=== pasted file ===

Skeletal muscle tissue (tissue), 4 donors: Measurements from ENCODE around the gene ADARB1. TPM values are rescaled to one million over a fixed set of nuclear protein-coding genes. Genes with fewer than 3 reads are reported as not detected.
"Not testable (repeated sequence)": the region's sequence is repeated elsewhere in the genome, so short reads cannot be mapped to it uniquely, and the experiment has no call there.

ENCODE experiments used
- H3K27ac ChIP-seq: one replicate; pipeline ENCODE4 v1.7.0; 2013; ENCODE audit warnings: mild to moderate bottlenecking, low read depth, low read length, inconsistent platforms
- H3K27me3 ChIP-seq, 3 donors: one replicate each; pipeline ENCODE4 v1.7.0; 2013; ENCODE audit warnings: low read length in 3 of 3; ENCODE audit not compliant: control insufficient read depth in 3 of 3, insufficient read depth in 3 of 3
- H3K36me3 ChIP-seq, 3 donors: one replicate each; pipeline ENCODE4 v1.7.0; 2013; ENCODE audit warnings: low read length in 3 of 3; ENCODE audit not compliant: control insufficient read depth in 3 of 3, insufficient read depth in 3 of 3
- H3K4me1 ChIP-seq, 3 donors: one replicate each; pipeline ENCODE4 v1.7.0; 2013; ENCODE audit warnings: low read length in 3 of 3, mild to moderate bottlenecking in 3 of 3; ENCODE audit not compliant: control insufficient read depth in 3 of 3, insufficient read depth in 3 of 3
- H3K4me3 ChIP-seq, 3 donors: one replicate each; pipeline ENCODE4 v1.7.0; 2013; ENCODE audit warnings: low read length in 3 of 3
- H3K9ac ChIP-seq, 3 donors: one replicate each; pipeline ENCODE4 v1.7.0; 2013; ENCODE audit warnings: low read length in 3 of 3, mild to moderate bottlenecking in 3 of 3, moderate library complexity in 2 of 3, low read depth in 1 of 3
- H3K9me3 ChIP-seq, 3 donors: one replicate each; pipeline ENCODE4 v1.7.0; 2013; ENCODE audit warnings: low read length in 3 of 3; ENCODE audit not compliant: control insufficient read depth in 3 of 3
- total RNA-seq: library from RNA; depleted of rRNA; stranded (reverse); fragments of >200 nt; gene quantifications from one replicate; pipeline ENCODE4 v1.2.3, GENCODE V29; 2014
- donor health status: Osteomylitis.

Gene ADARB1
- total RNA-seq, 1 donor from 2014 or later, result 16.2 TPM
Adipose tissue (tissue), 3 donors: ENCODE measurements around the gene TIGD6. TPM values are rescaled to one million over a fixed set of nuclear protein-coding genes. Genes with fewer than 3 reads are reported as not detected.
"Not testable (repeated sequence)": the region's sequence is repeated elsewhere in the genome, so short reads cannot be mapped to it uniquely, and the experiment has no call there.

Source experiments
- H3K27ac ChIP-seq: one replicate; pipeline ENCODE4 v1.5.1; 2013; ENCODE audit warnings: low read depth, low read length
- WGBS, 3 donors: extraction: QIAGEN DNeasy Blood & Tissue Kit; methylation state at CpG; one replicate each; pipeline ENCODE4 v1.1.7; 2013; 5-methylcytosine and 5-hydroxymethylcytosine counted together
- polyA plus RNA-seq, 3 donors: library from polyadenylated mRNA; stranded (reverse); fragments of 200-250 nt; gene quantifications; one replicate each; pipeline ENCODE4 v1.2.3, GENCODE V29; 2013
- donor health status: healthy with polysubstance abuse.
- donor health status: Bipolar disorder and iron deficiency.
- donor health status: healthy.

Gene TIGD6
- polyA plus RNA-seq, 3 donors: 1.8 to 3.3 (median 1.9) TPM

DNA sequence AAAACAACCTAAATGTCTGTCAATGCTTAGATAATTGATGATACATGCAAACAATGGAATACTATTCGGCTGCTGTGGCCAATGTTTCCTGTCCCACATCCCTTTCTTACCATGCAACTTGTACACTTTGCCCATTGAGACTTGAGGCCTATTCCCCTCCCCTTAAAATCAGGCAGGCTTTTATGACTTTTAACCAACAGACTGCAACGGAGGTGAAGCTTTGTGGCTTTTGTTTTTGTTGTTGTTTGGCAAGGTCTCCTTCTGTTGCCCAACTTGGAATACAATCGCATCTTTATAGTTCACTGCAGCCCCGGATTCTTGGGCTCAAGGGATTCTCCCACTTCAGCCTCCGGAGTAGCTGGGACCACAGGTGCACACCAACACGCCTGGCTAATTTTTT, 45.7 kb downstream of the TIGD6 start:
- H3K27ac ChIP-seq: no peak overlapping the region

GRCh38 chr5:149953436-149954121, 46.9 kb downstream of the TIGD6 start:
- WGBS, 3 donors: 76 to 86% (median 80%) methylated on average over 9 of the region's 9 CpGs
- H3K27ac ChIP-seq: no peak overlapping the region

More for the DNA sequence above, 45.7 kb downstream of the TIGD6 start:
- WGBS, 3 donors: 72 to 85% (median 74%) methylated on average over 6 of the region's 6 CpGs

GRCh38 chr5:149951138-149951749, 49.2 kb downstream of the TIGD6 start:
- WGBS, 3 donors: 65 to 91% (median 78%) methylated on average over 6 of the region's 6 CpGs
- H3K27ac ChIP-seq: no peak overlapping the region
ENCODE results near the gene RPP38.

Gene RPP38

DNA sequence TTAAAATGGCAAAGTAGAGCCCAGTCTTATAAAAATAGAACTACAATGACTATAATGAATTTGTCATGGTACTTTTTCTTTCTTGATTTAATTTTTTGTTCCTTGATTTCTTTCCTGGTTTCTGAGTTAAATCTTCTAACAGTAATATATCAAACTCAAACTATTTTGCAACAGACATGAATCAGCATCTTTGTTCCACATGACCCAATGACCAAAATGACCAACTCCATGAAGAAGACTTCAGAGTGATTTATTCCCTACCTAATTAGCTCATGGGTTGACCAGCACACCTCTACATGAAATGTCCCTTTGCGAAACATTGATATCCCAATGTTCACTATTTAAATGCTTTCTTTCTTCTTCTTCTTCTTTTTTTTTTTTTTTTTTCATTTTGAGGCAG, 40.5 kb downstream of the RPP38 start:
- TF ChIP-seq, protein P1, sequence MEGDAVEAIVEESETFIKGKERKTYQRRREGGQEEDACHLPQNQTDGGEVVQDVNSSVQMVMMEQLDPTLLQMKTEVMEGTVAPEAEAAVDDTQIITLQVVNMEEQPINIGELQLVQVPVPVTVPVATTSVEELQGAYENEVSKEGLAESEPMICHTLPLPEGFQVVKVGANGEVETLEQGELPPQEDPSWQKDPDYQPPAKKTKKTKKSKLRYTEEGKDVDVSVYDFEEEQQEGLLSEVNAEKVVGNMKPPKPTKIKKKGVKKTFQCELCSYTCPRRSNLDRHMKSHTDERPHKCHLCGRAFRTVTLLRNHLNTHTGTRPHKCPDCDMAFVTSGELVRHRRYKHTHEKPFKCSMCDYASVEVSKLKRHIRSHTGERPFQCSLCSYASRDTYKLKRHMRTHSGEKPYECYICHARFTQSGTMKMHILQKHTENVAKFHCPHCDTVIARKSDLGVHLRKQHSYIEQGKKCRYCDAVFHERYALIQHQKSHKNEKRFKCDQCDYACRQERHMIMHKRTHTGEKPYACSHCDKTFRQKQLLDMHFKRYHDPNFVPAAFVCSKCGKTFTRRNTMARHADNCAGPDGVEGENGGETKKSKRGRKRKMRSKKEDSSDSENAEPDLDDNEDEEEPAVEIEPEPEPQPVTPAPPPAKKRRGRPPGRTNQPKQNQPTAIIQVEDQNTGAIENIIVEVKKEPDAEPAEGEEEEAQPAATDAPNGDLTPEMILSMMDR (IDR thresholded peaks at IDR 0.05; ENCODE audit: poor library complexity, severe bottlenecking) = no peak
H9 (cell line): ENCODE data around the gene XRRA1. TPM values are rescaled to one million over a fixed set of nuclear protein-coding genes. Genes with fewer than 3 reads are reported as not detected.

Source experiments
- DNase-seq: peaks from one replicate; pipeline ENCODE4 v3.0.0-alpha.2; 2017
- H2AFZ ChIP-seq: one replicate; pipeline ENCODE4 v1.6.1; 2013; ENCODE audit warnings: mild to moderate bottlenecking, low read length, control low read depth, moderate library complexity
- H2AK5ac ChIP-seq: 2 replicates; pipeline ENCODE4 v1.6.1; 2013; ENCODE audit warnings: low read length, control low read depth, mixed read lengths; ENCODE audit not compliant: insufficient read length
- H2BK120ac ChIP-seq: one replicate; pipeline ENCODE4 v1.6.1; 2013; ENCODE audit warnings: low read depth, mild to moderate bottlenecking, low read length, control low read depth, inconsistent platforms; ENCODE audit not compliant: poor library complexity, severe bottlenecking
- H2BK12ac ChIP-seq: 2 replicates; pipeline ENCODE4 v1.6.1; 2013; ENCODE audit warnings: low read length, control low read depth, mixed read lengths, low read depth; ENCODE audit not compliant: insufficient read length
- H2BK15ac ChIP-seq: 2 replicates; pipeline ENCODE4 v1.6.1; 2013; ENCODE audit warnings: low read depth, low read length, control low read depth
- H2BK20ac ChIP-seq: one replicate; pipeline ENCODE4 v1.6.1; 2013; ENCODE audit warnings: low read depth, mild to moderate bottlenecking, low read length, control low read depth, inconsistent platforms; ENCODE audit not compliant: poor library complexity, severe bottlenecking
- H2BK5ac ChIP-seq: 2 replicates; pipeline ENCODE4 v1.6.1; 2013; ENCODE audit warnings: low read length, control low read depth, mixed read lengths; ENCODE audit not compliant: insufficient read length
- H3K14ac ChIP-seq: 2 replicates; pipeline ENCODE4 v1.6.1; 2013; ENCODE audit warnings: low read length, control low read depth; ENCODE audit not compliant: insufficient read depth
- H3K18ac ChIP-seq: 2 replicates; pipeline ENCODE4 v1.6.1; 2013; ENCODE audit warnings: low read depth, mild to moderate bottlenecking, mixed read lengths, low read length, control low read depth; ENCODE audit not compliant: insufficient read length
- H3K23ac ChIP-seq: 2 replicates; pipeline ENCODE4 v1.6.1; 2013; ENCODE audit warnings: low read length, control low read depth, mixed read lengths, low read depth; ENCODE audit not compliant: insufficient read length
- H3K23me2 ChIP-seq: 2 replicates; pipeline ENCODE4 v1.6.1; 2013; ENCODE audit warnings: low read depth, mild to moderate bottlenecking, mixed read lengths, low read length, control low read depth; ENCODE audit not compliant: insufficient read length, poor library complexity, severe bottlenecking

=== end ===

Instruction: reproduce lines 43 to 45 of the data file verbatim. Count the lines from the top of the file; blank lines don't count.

- H2AFZ ChIP-seq: one replicate; pipeline ENCODE4 v1.6.1; 2013; ENCODE audit warnings: mild to moderate bottlenecking, low read length, control low read depth, moderate library complexity
- H2AK5ac ChIP-seq: 2 replicates; pipeline ENCODE4 v1.6.1; 2013; ENCODE audit warnings: low read length, control low read depth, mixed read lengths; ENCODE audit not compliant: insufficient read length
- H2BK120ac ChIP-seq: one replicate; pipeline ENCODE4 v1.6.1; 2013; ENCODE audit warnings: low read depth, mild to moderate bottlenecking, low read length, control low read depth, inconsistent platforms; ENCODE audit not compliant: poor library complexity, severe bottlenecking